2
$\begingroup$

Hyperparameter optimizations and feature engineering can(in my understanding) both be used to create a machine learning model. But what is the difference? And what is done to the y = wx + b formula in both cases?

In my understanding, the w is a hyperparameter, that is "tuned"...

$\endgroup$
  • $\begingroup$ Hyperparameter optimization is changing model parameters to improve model performance. Feature Engineering is related to data and example of feature engineering would be feature reduction. $\endgroup$ – YatShan Feb 10 at 8:43
  • $\begingroup$ Yeah your understanding is correct on hyper parameter. but when comes feature tuning nothing but variables selection you may not select all variables for your model. based on variance and correlation you will use choose the variables and then you will apply ML algorithms. Feature engineering is come under (data engineering) while Hyperparameter optimizations will come under model tuning. $\endgroup$ – venkatadileep Feb 10 at 8:46
  • 2
    $\begingroup$ I think it would be better to take a coursera class on machine learning, which would answer all your questions here. But for correctness: w is not a hyperparameter, it is a model parameter. Hyperparameters are those that are not part of the final model, but can be tuned to affect the training process and the final result. $\endgroup$ – Alex A. Feb 10 at 8:50
  • 1
    $\begingroup$ Feature engineering on the other hand, means to modify x before the training process starts, by computing new, useful variables from the original variables. $\endgroup$ – Alex A. Feb 10 at 8:57
4
$\begingroup$

Feature engineering is about data and is the process of finding/creating features that might improve your model's performance. You sometimes engineer new features from raw data you have, use the existing ones and perform univariate/multivariate transformations. So, by engineering more features your linear regression model may for example become $y=w_1x_1+w_2x_2+b$, where $x_1,x_2$ are your engineered features.

Hyperparameter optimization (HPO) is related to the model you have, not the data. Many models have hyper-parameters to be tuned. In simple linear regression without regularization we don't have any. The $w$ coefficient is a parameter of the model, as well as $b$. They're not hyperparameters. A hyperparameter can be the regularization coeffcieint, $\lambda$ in your regularized linear regression model.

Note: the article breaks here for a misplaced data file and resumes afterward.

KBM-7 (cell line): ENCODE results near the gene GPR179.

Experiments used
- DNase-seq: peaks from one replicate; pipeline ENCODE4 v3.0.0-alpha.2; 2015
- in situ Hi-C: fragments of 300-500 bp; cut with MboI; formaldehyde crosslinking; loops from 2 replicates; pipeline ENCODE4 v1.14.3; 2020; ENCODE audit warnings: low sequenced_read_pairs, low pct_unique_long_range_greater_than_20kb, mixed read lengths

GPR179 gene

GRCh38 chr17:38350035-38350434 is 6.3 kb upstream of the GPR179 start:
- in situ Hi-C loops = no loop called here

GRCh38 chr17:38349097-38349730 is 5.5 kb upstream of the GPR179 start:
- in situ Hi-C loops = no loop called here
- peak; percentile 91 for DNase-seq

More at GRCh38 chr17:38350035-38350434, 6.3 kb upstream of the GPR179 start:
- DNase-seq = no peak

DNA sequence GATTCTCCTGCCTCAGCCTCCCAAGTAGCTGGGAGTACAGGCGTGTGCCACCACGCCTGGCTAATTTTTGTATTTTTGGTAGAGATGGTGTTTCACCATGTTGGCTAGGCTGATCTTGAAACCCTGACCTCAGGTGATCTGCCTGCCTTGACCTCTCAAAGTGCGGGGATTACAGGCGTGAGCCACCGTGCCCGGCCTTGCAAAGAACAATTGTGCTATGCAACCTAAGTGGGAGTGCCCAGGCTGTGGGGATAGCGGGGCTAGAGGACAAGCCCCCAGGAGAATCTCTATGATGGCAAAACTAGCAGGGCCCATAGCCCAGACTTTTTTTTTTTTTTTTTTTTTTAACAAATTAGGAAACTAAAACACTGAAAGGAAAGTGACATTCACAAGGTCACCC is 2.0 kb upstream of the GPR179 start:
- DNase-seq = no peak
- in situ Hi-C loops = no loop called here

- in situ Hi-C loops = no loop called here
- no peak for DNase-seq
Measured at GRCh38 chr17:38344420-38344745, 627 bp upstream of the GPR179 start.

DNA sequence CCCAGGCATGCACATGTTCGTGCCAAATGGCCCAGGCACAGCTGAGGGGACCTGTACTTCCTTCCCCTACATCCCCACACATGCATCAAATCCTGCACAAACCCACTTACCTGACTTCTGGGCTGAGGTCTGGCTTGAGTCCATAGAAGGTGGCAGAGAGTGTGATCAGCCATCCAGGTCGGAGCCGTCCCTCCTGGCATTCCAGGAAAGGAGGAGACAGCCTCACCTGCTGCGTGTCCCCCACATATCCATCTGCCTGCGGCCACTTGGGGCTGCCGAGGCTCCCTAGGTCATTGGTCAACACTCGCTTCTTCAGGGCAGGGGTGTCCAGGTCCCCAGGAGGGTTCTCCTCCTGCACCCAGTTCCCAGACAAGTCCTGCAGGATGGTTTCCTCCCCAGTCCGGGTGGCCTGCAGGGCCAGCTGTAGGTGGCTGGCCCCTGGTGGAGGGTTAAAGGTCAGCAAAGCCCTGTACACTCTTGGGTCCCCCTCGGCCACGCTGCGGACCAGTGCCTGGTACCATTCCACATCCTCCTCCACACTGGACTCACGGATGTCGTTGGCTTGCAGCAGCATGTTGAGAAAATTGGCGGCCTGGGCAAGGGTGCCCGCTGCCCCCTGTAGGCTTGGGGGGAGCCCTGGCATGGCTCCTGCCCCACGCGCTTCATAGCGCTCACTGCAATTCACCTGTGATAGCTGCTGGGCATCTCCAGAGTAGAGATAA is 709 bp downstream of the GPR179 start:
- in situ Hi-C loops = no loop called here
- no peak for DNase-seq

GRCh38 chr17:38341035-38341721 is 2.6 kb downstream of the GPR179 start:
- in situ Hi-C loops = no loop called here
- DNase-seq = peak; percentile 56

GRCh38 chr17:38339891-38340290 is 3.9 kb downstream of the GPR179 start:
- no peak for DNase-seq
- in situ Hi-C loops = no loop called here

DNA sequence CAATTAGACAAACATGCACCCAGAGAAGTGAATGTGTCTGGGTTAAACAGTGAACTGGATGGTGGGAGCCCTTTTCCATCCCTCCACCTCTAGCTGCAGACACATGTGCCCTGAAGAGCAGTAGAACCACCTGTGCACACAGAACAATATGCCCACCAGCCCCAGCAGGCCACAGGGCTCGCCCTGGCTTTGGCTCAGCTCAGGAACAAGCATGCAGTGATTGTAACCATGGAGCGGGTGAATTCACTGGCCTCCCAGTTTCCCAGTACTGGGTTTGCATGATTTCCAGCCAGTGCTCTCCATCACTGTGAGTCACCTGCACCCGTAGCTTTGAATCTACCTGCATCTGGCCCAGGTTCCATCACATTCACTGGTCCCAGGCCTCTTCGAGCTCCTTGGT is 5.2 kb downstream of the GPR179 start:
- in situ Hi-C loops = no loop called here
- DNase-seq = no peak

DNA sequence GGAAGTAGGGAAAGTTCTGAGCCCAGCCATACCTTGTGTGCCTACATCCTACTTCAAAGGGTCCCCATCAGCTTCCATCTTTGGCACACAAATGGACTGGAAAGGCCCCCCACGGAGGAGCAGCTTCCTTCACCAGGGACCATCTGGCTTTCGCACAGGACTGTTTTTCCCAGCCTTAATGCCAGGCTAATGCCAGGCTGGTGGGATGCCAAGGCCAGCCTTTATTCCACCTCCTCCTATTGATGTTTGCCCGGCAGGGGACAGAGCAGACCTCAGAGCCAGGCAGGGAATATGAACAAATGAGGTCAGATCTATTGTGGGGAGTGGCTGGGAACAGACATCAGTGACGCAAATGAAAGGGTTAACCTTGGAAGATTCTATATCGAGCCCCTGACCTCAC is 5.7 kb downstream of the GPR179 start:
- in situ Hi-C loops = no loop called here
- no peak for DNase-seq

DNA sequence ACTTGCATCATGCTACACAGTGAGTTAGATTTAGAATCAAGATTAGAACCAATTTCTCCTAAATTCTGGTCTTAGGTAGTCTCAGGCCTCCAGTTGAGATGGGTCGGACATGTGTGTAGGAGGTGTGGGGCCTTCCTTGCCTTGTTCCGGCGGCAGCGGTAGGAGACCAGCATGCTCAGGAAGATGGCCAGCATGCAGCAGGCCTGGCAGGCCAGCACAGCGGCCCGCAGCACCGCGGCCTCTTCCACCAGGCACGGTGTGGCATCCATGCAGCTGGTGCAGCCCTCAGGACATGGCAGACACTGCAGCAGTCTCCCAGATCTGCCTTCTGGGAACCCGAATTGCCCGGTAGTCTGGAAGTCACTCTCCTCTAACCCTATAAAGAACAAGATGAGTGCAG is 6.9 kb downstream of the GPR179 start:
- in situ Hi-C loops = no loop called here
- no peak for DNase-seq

| cite | improve this answer | |
$\endgroup$
2
$\begingroup$

Feature engineering: working with the available data in order to create/transform good predictors (your $X$). This can usually be done by transforming, averaging, combining, etc. the available columns of your database, in order to obtain the predictors that are the most meaningful (or just work better) for the problem at hand. This can also include feature selection - where we try to reduce the number of predictors to simplify our model.

Hyperparameter Optimization: the choice of the correct hyperparameters for your model. Hyperparameters are parameters that are specific to a statistical/ML model and that need to be set up before the learning process begins. These generally will dictate the behavior of your model, such as convergence speed, complexity etc. Examples are regularization coefficients (Lasso, Ridge), structural parameters (Number of layers of a Neural Net, number of neurons in each layer, Depth of a decision tree, etc.), loss/metrics (Optimizing L2/L1 loss, or Accuracy/LogLoss/AUC), and many more depending on the model you're using.
Hyperparameters are opposed to normal parameters, such as the $w$ of your $y=wx + b$ equation, that are instead learned during the training process, by looking at the data.

The two things are separate - the first one focus on the data and the variables you have, while the second one on the setup of your algorithm.

However, some feature engineering, and in particular feature selection, can be included in the Optimization of the Hyperparameters. Indeed, the number of features to be included in the model can often be treated as a hyperparameter (in the sense that it often needs to be set up before the training), and it can be optimized within the same optimization procedure (Random Search + Cross Validation, most often) jointly with the intrinsic hyperparameters of the algorithm.

| cite | improve this answer | |
$\endgroup$

Your Answer

By clicking “Post Your Answer”, you agree to our terms of service, privacy policy and cookie policy